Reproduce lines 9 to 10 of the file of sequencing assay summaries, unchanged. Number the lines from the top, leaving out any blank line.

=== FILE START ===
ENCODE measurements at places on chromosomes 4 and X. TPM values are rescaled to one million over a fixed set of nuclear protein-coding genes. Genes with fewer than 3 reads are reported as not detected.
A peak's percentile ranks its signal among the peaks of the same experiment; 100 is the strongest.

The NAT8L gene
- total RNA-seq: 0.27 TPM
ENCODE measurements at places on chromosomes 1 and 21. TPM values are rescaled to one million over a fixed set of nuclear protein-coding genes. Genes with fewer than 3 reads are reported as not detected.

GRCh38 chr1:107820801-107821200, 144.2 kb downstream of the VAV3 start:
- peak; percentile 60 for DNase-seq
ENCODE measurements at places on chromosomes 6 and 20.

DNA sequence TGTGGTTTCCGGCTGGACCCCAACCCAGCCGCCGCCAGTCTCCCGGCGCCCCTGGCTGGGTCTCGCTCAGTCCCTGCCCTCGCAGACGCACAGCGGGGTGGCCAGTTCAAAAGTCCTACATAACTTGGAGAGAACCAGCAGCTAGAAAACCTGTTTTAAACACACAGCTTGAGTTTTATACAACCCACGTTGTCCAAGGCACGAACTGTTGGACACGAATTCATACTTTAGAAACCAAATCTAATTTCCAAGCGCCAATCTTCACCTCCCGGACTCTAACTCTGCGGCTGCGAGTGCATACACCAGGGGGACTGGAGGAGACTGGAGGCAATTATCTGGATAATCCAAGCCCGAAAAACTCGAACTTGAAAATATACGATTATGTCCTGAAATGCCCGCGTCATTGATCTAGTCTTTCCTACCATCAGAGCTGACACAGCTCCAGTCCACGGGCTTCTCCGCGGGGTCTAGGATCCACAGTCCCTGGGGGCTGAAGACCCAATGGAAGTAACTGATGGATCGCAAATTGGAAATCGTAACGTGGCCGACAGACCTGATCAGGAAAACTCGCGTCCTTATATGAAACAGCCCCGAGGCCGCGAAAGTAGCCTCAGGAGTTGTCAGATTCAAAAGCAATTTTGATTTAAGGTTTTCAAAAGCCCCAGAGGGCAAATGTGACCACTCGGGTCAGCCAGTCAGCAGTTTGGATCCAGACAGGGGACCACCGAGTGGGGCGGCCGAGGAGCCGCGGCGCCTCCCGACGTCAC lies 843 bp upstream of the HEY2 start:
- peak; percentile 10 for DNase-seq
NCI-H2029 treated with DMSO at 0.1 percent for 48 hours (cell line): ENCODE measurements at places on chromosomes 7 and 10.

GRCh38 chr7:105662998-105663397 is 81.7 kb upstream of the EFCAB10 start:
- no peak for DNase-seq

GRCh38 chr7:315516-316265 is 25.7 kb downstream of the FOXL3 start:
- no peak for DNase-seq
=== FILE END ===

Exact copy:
DNA sequence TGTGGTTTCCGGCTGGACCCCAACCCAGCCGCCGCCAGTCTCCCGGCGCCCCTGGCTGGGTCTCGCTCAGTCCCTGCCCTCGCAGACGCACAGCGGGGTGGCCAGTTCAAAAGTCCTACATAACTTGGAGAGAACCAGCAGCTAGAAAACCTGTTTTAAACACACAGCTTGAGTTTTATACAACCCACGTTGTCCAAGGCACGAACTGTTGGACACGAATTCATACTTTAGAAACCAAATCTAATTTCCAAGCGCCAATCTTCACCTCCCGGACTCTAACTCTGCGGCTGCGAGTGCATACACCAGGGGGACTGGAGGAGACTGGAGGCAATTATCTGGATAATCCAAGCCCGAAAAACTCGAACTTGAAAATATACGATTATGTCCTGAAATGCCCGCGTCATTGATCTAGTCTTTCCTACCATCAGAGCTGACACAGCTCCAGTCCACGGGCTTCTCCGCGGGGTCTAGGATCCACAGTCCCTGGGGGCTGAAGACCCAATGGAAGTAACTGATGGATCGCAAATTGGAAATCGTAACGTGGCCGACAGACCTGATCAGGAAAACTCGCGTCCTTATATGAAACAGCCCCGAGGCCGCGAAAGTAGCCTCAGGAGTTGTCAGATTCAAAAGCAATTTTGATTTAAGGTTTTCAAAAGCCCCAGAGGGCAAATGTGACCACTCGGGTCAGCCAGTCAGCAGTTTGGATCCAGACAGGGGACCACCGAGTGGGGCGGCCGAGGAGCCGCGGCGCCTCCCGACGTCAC lies 843 bp upstream of the HEY2 start:
- peak; percentile 10 for DNase-seq